As you can imagine, as someone who regularly analyzes and reports on disasters of every kind, my mind is never far from things that could harm my children. Though the types of events I typically include are well-publicized, the real dangers for children tend to be things closer to home, that one might reasonably consider harmless.
Even after our blog about the dangers of children swallowing batteries (regarding a study that said a child in the US visits an emergency room every 3 hours for issues involving a battery and that 84% of these are button batteries), I didn’t really get it. Sure, swallowing anything is bad, and batteries have nasty chemicals in them. But it wasn’t until I read the story of Emmett Rauch that I really got how bad these issues could be.
When Emmett was one, he swallowed a button battery. His parents could tell that something wasn’t right, and Emmett was diagnosed with a cold, then croup. Luckily at a pediatrician visit 3 days after he swallowed the battery, the pediatrician had second thoughts and sent Emmett to the ER for an x-ray. Once the button battery was discovered lodged in his esophagus, the rush to treat him began. Emmett would receive 65 surgeries over the next four-and-a-half years to rebuild his esophagus and vocal chords.
Amazingly, Emmett is a survivor. He’s one of the lucky ones. There have been 15 deaths associated with small batteries over the last 6 years. Emmett’s mother, Karla Rauch, is now an activist for button battery ingestion awareness. The issues resulting in deaths and injuries to children (primarily under the age of 5) regarding button batteries are as follows:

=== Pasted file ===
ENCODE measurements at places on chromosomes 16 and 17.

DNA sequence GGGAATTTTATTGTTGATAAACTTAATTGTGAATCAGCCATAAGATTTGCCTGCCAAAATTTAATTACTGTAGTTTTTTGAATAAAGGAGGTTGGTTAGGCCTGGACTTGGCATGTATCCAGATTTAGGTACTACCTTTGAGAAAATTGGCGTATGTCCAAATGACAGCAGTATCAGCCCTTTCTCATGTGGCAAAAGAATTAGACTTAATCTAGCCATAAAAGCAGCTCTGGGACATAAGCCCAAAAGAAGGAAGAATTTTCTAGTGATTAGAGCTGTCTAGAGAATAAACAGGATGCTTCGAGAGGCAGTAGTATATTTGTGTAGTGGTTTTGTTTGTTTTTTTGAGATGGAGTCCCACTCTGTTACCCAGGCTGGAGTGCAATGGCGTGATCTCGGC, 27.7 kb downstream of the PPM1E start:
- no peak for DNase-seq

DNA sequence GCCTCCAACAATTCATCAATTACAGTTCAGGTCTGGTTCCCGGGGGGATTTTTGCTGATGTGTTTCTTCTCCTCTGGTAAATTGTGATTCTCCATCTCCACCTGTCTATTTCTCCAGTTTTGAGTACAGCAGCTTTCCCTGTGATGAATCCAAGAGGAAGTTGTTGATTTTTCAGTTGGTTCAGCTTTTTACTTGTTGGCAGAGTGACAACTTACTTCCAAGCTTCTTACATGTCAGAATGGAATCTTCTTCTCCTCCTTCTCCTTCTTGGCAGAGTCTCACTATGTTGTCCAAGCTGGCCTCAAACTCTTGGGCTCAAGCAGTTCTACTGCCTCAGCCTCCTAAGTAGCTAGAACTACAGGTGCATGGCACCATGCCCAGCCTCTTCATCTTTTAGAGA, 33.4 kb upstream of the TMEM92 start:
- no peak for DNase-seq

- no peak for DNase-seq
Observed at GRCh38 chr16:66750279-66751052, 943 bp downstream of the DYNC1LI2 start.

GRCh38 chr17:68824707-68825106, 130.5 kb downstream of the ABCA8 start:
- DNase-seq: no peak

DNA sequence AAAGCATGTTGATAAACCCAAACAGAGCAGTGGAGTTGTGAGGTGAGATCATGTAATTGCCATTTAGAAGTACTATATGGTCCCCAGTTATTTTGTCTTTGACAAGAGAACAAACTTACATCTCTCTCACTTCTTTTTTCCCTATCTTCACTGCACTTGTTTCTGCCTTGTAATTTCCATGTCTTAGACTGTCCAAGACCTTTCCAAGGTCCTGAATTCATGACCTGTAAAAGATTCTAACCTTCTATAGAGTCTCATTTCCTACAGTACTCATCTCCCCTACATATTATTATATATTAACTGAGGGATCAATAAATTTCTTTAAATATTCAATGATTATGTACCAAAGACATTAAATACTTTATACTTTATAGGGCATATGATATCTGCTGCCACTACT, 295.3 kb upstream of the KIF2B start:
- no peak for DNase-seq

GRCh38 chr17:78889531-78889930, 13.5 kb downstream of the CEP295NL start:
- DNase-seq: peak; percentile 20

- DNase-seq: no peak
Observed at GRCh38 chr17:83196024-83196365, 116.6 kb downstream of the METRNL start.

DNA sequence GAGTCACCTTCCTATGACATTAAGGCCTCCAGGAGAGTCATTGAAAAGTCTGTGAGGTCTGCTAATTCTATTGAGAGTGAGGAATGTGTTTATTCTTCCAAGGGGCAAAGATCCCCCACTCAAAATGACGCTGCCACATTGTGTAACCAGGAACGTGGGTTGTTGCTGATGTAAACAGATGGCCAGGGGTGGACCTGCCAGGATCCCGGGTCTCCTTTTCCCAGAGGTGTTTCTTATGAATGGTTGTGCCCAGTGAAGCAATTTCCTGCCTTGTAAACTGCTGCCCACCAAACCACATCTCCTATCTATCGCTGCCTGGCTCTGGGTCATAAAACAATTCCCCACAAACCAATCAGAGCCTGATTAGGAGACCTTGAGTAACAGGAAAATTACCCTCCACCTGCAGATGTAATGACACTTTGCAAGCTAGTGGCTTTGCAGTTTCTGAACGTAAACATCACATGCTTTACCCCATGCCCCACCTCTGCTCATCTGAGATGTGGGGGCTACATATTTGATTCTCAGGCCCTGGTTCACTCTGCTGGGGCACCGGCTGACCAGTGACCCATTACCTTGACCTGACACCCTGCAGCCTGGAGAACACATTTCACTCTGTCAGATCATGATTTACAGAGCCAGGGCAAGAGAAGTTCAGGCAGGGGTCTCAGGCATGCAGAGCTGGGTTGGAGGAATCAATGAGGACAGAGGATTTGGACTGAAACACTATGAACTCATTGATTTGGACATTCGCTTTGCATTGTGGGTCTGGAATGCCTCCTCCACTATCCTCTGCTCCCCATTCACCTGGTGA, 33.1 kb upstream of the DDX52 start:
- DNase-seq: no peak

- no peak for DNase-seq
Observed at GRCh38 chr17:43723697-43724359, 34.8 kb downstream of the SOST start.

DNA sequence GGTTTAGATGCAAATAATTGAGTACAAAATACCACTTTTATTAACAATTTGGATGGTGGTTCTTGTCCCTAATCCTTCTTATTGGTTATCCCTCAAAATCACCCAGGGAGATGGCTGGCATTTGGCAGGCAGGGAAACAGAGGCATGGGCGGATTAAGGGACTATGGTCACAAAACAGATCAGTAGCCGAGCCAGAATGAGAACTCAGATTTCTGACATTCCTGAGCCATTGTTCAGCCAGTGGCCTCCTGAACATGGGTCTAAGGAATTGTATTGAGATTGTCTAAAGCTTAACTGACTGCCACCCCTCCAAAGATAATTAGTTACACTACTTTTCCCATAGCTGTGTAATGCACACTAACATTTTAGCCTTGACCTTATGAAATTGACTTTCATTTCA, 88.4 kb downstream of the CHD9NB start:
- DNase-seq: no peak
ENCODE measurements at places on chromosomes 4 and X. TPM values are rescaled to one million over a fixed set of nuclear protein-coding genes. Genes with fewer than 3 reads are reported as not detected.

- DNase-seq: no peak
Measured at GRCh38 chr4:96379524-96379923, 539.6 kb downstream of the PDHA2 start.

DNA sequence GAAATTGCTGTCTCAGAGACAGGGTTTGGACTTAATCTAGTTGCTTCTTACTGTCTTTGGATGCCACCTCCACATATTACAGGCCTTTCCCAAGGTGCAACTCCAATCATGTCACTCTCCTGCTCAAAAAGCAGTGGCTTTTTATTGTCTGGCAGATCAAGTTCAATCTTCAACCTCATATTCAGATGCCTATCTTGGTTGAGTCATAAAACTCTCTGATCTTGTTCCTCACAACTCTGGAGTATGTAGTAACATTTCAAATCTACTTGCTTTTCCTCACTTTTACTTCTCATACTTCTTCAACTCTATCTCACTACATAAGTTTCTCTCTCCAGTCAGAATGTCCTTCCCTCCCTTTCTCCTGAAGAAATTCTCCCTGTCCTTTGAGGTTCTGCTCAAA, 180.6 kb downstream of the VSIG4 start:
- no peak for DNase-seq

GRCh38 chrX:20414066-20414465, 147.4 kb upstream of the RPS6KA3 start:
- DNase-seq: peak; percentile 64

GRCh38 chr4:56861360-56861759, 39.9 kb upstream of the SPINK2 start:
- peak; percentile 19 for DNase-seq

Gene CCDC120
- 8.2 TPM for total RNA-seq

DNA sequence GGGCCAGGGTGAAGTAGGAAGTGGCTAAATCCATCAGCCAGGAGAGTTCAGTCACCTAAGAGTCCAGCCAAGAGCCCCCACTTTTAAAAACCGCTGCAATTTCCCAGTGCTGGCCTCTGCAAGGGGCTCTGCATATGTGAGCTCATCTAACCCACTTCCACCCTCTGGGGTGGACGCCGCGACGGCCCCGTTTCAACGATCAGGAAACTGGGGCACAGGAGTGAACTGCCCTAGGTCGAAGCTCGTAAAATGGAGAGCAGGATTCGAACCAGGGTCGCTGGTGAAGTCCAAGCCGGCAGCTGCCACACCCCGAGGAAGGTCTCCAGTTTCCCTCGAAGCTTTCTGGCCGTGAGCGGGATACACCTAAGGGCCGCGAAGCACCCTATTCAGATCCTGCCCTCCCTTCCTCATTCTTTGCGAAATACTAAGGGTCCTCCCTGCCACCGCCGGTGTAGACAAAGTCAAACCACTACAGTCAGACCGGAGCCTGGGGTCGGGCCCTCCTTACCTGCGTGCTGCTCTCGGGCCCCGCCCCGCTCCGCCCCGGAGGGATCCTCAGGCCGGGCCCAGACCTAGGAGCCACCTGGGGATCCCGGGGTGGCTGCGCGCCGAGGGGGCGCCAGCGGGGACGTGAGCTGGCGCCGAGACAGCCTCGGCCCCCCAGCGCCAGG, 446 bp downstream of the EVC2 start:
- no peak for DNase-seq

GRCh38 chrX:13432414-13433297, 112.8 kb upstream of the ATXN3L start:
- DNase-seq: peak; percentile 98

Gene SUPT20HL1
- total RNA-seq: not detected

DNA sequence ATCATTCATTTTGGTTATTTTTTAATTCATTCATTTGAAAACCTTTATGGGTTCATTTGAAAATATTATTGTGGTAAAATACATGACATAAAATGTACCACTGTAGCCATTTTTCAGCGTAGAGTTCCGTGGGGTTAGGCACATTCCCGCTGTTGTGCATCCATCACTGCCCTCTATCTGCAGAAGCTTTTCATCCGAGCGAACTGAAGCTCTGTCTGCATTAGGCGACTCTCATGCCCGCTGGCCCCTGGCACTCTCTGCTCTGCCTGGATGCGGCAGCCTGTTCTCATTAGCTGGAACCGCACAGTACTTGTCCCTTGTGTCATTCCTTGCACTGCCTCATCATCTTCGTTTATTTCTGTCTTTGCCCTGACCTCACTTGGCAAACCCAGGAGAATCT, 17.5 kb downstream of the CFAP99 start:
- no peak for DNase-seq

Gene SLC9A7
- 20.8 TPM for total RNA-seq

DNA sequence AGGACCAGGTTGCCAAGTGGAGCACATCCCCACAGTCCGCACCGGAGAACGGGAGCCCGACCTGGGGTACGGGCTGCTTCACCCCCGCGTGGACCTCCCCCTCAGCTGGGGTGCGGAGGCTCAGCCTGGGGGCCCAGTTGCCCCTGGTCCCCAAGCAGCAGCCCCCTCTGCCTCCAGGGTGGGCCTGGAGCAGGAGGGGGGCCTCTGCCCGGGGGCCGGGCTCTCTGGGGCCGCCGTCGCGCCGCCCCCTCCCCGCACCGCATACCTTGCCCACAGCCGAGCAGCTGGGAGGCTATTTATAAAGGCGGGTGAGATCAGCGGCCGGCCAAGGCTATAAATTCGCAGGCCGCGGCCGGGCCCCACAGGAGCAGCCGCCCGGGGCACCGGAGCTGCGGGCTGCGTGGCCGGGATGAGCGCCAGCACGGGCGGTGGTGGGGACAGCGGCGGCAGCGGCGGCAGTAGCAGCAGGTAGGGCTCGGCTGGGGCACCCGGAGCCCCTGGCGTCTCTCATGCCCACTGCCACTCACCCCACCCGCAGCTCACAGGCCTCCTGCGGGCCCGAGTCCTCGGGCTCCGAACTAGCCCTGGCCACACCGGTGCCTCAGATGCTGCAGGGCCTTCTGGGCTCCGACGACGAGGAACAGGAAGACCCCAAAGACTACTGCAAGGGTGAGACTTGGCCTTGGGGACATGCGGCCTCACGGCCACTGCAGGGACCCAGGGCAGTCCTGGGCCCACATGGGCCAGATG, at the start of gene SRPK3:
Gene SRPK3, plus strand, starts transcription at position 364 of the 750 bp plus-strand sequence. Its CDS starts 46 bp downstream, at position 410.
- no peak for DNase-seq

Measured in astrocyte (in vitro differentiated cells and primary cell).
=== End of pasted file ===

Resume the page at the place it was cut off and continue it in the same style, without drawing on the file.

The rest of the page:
Chemical reaction caused by batteries in the esophagus: Batteries (even “dead” ones) contain chemicals that create current. The moistness of the esophagus can cause a chemical reaction that can burn holes in the tissue.
Accessibility of button batteries: Kids like shiny things and they like to put things in their mouth. The first line of defense is preventing access to small batteries. Here’s how:
– Keep loose batteries out of reach of children
– Ensure battery compartments on products are secured
– Buy products with battery compartments that require a tool to open if possible
– Use duct tape to secure products with batteries that don’t require a tool
Difficulty of diagnosis – at home: Because the batteries are so small, kids will likely still be able to breathe after swallowing them, limiting parent’s ability to figure out that they’ve swallowed something they shouldn’t. Because of the ubiquity of small batteries, parents may not realize they’re missing.
Difficulty of diagnosis – at the hospital: An x-ray is required to determine that a child has swallowed a battery. An x-ray may not be called for if a doctor thinks (as is common) that the coughing or apparent throat damage is due to another sickness. Even though button batteries have been around for a while, they’re still not a risk that is very apparent to most people. So, if you think there is a possibility your child may have swallowed a battery, act quickly:
– Seek immediate medical attention if you believe a battery has been swallowed
– Do not let the child eat or drink
– Do not induce vomiting
– Tell the medical staff it may be a small battery
– If possible, provide information on the battery
To view an overview of this issue and solutions, please click on “Download PDF” above. Thanks to Karla Rauch for sharing her story. To learn more, see www.emmettsfight.com.